Eating Nose to Tail

A good friend recommended a hotel for us to stay while we were in London, and while St John Hotel is fantastic it is not inexpensive.  When we arrived we went to the first hotel, dropped our bags and went for a walk, and not 100 feet from our doors we stumbled onto St John.  My friends know me very well.

Needless to say, we stepped inside for a glass or two and some oysters.  The appearance of the restaurant is striking.  White walls, high ceilings, plain and sturdy furniture, chalk board covered in menu items.  If I'm being honest, it was intimidating and exciting to just stumble, unprepared, into a restaurant that's been on my mind for years.

When our much anticipated first morsels of food arrived I picked up my oyster and tried to slip it gently into my mouth but to my surprise it did not slip, the abductor muscle had not been cut.  A few pokes with a fork and it was released, but it was a jarring first bite.  Whether it was a mistake from the kitchen, or an aesthetic decision to not interfere with the food I can't say.  I can say it was embarrassing, sitting at the bar at a Michelin Star restaurant unable to out smart my mollusc.  It took a minute or two and another glass of wine to compose myself, but I did.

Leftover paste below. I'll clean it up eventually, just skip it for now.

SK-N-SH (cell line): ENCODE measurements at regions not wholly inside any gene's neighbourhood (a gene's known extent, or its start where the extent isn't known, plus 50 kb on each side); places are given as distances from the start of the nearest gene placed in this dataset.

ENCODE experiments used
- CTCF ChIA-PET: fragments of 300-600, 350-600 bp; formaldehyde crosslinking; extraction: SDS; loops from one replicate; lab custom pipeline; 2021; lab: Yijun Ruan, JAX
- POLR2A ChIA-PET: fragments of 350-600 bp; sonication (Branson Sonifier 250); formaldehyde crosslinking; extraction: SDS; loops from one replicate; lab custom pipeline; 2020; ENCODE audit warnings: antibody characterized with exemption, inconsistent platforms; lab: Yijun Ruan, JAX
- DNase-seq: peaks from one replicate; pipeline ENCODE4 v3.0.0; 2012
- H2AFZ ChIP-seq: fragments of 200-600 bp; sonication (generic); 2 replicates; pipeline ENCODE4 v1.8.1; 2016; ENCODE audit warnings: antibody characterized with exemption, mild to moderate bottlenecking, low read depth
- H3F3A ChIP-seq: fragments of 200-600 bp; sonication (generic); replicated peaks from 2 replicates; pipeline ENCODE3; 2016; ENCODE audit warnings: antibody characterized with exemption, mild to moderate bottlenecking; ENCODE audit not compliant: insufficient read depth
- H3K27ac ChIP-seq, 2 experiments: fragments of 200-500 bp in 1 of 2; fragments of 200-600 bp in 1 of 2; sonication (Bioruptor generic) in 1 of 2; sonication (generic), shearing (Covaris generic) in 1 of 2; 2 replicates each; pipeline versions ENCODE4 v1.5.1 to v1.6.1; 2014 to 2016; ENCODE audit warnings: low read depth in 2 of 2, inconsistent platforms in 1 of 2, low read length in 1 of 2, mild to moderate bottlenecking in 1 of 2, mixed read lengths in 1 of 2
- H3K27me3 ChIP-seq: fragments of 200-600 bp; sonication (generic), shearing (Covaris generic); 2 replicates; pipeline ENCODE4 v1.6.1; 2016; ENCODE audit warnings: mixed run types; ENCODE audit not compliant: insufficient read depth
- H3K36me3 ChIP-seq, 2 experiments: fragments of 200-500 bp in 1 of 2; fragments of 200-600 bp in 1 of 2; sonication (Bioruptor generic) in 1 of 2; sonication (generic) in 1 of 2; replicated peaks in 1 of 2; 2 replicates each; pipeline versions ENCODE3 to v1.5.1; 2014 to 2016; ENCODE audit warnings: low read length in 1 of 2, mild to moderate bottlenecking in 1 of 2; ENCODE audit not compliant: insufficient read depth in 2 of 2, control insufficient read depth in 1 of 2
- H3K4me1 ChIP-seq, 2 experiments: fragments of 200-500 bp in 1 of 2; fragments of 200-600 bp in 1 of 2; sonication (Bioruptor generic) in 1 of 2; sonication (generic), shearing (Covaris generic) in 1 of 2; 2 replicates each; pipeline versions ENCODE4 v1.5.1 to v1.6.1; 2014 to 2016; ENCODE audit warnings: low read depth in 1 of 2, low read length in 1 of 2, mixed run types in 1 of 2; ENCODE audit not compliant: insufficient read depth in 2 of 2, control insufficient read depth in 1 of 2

Roast grouse (my first), lamb shank, eccles cake and cheese, lemon sorbet and vodka - the rest of the meal went smoothly, and was delicious.  The grouse was challenging, rare and meaty.  The area of the bird where it had been shot was a bit bitter from the pool of blood, but my dining partner (an experienced grouse eater from Wisconsin) ensured me that this was part of the grouse experience.  This will not be my last time eating grouse.

Anyone who has the chance, please go eat at St John.  The aesthetic experience, the service and the food are all worth the trip.  I plan on going again, hopefully soon. 
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